Adding Your Logo To A PowerPoint Presentation Can Kill Your Brand

The hammer.  It’s a simple tool.  How many centuries did it exist before humans figured out how to effectively use it?  PowerPoint is also a simple tool.  Will audiences have to wait centuries before presenters figure out how to use it effectively?

There are some outliers who have found an incredibly effective way to use slides.  Here’s a great example of how Steve Jobs did it (pay particular attention to slides 38, 61, 62).  And this is just a great tutorial on how to design slides.  But far too many presenters still rely on PowerPoint to be the presentation, while the presenter does little more than provide voiceover talent for the slides.

I recently watched this short video that was put together by Will Thalheimer and was struck around the 4:30 mark by the research that implies that a learners’ mind eventually gets trained to ignore and avoid certain features on slides they deem to be superfluous (like a logo).  Putting your logo on slides can actually train your learners to ignore your logo.

It’s PowerPoint week on the Train Like a Champion blog.  On Wednesday, I’ll pick up on Will Thalheimer’s plea to avoid using slide templates.  On Friday I’ll highlight five of the most impressive PowerPoint presentations I’ve ever seen.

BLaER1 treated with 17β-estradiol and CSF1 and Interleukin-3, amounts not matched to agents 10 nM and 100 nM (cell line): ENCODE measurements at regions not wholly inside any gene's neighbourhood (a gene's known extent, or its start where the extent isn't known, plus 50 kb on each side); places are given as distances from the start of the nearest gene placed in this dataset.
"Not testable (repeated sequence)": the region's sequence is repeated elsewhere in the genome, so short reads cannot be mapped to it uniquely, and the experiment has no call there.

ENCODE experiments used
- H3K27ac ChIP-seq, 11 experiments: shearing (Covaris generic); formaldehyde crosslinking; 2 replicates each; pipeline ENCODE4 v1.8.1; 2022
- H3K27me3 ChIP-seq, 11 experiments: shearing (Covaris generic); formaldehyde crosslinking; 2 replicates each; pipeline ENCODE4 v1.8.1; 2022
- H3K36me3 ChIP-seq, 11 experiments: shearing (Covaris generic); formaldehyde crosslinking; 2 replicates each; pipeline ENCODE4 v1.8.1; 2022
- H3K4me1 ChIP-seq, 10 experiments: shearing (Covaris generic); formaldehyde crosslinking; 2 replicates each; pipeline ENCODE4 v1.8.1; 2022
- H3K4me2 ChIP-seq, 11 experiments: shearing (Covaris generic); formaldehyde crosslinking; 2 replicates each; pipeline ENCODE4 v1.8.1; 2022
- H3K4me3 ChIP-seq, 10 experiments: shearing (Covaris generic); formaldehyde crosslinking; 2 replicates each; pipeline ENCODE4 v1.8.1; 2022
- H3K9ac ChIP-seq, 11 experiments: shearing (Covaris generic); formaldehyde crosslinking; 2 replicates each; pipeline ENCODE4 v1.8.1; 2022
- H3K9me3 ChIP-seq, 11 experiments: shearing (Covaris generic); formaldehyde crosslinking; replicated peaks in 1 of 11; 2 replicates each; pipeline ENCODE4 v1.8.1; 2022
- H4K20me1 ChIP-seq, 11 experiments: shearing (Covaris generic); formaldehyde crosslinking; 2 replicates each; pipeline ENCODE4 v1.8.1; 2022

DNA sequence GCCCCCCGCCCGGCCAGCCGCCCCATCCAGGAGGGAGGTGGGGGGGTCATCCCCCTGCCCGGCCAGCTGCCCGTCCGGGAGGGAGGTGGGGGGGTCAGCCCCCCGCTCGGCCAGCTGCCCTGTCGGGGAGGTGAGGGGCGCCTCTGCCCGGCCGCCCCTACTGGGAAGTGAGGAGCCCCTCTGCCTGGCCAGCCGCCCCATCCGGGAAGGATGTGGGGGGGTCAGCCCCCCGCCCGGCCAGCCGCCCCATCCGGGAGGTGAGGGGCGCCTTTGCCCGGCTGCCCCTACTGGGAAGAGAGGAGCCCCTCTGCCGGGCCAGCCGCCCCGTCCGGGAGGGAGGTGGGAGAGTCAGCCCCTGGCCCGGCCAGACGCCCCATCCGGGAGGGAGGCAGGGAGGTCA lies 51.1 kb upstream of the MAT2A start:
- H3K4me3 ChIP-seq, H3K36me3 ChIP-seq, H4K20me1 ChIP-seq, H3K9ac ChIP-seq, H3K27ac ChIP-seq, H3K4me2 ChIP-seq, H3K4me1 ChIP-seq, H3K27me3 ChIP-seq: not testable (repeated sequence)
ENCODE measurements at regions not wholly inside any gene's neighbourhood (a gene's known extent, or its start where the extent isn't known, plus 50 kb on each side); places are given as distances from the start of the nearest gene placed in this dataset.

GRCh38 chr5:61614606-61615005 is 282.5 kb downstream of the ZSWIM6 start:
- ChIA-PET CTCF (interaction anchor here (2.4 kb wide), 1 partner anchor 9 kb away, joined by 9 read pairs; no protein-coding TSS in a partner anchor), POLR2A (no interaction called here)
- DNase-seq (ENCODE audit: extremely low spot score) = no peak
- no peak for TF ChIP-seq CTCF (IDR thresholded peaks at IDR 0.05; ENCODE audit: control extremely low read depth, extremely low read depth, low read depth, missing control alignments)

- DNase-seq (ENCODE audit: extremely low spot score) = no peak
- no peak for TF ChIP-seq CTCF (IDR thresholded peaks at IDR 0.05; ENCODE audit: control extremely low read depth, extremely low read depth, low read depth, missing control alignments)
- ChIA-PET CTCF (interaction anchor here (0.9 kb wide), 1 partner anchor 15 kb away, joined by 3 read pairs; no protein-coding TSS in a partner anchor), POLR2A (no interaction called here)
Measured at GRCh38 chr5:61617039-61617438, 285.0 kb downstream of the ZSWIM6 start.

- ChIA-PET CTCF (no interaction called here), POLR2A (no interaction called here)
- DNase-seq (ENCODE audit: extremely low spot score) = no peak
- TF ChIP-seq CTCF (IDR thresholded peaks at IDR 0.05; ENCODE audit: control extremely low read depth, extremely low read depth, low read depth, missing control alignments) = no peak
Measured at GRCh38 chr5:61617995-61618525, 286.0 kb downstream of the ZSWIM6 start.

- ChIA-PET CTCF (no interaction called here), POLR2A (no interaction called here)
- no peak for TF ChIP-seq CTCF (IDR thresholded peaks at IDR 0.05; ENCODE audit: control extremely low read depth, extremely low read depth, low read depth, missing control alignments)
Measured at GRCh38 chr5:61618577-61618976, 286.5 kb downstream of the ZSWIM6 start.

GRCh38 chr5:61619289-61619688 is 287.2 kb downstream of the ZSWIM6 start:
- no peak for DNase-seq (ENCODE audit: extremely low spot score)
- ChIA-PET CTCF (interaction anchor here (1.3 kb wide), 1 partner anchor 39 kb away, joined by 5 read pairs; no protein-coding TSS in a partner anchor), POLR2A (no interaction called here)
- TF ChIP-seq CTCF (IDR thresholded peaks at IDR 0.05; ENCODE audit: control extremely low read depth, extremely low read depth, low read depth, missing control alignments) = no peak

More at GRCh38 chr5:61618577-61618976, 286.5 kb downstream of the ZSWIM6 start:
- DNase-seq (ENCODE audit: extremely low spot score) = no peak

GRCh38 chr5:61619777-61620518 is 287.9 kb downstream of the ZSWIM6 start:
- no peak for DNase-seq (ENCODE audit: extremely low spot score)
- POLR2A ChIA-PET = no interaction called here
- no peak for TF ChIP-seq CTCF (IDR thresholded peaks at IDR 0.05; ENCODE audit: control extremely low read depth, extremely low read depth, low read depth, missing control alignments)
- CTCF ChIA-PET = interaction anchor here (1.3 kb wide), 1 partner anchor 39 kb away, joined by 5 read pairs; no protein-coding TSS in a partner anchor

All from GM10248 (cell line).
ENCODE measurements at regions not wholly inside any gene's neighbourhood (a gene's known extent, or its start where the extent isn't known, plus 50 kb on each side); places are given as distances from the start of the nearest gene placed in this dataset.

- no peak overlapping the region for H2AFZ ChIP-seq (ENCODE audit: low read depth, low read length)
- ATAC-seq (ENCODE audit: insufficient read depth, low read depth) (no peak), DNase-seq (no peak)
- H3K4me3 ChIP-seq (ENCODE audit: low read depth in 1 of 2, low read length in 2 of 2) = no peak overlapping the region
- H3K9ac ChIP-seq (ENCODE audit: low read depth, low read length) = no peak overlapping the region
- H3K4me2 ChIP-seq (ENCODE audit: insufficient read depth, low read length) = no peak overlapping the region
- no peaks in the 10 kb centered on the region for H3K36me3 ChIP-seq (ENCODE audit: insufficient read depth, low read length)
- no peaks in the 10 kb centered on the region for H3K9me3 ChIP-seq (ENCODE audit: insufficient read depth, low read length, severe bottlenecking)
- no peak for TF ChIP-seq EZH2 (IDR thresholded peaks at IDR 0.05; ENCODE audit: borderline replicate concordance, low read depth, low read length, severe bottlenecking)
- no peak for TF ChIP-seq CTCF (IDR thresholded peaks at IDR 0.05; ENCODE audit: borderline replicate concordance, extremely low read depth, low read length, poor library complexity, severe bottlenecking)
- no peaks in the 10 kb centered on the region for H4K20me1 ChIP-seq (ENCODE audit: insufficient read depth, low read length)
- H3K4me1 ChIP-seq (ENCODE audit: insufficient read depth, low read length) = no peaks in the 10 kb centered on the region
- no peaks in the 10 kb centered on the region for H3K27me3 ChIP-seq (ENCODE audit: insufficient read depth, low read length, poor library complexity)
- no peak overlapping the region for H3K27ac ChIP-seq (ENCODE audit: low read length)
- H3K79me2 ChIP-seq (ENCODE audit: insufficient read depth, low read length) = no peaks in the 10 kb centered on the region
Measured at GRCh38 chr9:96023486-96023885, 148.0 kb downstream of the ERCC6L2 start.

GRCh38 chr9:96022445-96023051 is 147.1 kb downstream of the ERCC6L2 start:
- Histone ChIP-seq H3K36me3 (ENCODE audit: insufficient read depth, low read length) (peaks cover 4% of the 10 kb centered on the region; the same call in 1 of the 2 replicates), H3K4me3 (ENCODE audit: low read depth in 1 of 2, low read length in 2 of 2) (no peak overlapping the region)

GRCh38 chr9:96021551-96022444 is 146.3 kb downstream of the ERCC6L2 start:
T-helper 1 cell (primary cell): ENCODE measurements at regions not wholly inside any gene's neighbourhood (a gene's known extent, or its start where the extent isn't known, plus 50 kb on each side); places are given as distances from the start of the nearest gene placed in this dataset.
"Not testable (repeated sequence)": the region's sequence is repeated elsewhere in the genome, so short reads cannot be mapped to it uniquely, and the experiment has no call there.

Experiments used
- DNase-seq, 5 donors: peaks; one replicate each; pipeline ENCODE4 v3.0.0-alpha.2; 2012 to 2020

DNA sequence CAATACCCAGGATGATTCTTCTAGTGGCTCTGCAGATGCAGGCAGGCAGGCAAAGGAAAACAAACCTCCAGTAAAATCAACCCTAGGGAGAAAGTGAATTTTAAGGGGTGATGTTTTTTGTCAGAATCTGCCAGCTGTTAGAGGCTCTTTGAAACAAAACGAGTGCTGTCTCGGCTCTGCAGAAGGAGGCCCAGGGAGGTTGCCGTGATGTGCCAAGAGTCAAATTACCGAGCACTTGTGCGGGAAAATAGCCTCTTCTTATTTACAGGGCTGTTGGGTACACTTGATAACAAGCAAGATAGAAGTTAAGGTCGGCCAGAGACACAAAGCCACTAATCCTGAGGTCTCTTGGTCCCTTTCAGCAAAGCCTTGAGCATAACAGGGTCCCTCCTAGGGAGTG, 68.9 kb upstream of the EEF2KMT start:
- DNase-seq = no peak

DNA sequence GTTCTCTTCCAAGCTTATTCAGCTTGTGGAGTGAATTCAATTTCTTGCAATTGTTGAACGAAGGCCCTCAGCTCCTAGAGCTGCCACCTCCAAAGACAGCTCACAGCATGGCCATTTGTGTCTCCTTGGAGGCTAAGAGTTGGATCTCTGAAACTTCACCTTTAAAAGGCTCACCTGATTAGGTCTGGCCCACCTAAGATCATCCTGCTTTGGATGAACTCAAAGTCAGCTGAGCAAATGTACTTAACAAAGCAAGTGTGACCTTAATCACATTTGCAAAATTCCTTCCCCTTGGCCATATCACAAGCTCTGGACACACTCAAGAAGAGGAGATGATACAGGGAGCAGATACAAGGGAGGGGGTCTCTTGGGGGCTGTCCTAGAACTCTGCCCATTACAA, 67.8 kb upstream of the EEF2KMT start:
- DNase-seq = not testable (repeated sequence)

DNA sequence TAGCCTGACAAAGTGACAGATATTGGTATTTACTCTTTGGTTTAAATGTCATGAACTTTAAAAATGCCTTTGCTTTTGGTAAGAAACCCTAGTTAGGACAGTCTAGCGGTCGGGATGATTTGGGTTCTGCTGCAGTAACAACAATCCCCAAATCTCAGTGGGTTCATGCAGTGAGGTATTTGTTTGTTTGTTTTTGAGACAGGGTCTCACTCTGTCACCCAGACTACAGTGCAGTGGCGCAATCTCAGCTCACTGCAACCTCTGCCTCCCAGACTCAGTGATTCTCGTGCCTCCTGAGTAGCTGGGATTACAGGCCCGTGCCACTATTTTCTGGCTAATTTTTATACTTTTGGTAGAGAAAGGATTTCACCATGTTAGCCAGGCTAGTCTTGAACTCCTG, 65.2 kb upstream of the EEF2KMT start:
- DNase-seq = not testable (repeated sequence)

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4 thoughts on “Adding Your Logo To A PowerPoint Presentation Can Kill Your Brand

  1. Brian,

    Thanks for posting this short video. Mr. Thalheimer makes some great points which I intend to use right away. I am looking forward to the rest of PowerPoint week and your unique twist on the topic.

    • Thanks – though the idea that I offer a “unique twist on the topic” makes me a bit anxious… sounds like there are some high expectations!

      Yes, Will Thalheimer has a lot of good materials out there! Glad you liked the video.

    • Thanks Craig – I like your suggestion in your post – kind of “over… yet subtle”. Have the logo up on the first slide, but don’t say anything about it… and also finish with it when your thanking your attendees for being such a great audience. I just may have to steal this idea…

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